You are not expected to use any other sources besides the Inferno and Beowulf (this especially includes summaries or online analyses). You may, however, use online searchable versions of the texts in order to find supporting quotes–only if you then use the translation used in class to type out those quotes (Do not cut and paste from a different translation). Use parenthetical citation, noting line numbers for Beowulf, and canto and line numbers for the Inferno. Choose short, pithy quotes to make your point rather than long summative passages. Analyze; do not summarize. Assume the reader of your essay has already read the texts and doesn’t need to know what happens next in any particular passage. Instead, your task is to convince your reader of a certain interpretation of the text.
Regardless of the prompt you choose, you must mention and quote both Beowulf and Dante, but you may organize your essay in such a way that you devote more space to analyzing one over the other. The space you devote to each character must take up at least 1/3 of your essay.
Remember to distinguish between Beowulf the hero and Beowulf the poem by using italics correctly. Also, remember to distinguish between Dante the Poet and Dante the Pilgrim in your essay. Which is the better example of a Christian hero, Beowulf or Dante the Pilgrim? As always, keep your argument focused, organized, and well-supported with evidence from the text. With the proper support, you could successfully write essay arguing either side, but be sure to choose one. It may benefit you to consider a few characteristics you think a Christian hero should have and then spend a paragraph or two on each of these characteristics as portrayed by Dante and Beowulf.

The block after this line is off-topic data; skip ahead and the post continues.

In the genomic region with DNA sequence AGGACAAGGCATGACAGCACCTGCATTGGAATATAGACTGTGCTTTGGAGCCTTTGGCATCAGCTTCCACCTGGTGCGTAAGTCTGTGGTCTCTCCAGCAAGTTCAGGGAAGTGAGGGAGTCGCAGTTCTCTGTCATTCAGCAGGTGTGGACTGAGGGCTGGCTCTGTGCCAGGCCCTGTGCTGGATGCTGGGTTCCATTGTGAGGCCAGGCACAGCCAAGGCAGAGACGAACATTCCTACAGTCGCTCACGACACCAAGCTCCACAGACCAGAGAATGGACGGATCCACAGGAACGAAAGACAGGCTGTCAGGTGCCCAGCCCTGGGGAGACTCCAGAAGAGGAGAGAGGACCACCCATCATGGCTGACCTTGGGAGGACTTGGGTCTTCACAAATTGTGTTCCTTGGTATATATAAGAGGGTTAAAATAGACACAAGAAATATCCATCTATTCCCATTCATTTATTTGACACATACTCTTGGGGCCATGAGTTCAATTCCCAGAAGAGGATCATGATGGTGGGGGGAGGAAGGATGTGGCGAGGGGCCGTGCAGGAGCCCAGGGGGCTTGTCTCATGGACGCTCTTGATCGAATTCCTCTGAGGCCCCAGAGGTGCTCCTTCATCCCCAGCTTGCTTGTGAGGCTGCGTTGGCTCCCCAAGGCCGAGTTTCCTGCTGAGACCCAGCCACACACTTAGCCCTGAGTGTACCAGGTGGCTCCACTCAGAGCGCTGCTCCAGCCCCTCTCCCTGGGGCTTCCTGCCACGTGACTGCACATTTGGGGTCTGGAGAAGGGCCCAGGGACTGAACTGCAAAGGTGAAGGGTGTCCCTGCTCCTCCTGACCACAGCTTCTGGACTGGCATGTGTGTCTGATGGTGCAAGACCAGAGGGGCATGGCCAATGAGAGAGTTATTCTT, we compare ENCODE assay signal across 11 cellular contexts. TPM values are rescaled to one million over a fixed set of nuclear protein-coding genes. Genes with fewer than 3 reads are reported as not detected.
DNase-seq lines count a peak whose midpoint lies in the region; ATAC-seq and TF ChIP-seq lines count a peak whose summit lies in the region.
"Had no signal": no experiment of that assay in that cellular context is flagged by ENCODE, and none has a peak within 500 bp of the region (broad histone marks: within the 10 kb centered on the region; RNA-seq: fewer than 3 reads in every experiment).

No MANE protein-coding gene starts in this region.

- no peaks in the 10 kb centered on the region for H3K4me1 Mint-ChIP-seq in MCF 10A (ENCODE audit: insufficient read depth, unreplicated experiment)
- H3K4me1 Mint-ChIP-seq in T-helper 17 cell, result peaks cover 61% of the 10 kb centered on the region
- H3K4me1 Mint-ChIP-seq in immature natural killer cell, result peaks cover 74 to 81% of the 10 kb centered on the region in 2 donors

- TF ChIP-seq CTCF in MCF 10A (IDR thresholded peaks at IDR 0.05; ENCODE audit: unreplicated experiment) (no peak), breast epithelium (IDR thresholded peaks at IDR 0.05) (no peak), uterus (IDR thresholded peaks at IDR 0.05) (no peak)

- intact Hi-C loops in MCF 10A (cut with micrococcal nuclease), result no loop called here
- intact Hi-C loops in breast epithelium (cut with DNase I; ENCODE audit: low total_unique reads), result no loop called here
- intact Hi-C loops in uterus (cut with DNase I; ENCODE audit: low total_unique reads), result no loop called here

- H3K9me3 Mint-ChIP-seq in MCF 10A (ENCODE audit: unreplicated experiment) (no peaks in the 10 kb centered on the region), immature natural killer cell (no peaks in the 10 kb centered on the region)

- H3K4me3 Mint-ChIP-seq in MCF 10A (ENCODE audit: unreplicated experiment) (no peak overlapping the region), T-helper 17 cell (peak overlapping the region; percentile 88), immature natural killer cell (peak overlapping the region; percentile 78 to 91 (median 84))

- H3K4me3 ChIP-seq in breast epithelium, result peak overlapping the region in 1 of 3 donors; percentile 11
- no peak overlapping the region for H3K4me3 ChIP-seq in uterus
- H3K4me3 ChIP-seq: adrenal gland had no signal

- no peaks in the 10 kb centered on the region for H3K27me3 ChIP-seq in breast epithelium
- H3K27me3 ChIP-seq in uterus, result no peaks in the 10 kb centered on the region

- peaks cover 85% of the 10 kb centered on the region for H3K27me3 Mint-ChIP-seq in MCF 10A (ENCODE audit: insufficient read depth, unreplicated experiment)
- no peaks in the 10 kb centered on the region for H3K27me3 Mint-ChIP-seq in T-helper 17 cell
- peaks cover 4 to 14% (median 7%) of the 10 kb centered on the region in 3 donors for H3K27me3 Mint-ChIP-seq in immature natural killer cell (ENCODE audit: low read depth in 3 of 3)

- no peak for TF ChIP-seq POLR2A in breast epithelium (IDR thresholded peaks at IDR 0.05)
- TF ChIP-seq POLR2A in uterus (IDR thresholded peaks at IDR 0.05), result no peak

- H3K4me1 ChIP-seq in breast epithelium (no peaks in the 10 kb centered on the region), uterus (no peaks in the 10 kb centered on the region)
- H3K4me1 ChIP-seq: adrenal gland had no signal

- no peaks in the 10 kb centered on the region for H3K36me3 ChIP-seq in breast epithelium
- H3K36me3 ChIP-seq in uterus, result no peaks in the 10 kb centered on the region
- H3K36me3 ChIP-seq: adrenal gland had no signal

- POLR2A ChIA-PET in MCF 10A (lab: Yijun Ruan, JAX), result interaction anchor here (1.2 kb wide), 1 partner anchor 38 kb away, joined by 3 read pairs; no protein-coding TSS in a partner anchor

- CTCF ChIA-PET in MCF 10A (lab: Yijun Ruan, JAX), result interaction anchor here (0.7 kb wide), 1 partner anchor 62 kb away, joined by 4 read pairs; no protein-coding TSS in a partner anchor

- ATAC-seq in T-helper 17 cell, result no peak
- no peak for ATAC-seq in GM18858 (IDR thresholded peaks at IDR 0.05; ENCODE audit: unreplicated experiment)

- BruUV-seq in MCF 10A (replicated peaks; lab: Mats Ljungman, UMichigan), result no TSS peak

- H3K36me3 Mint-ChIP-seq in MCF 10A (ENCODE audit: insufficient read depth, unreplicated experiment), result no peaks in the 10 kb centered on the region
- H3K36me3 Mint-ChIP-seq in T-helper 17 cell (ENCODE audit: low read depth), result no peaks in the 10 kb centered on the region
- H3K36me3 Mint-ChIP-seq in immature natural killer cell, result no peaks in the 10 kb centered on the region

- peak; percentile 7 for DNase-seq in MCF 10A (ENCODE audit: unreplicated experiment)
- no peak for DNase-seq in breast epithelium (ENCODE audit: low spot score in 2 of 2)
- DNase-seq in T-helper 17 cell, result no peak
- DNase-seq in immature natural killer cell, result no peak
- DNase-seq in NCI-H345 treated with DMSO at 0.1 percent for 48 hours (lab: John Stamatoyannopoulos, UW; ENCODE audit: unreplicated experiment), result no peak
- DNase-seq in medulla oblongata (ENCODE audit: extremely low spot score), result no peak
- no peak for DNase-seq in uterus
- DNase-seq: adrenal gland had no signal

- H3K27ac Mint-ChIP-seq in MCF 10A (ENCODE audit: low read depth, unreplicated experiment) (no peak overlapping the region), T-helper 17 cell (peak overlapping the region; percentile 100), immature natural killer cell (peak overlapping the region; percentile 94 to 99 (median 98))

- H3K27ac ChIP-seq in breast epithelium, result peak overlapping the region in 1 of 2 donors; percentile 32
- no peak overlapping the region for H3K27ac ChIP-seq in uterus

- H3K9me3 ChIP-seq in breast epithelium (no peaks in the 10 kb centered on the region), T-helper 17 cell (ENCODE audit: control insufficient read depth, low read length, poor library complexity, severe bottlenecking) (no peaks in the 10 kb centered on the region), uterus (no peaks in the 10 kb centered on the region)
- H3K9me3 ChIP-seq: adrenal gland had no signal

Please check to make sure your essay meets the guidelines for argument, organization, mechanics, and style to be found in the Writing Help Document and the “6 Rules for Good Writing” document posted on Blackboard.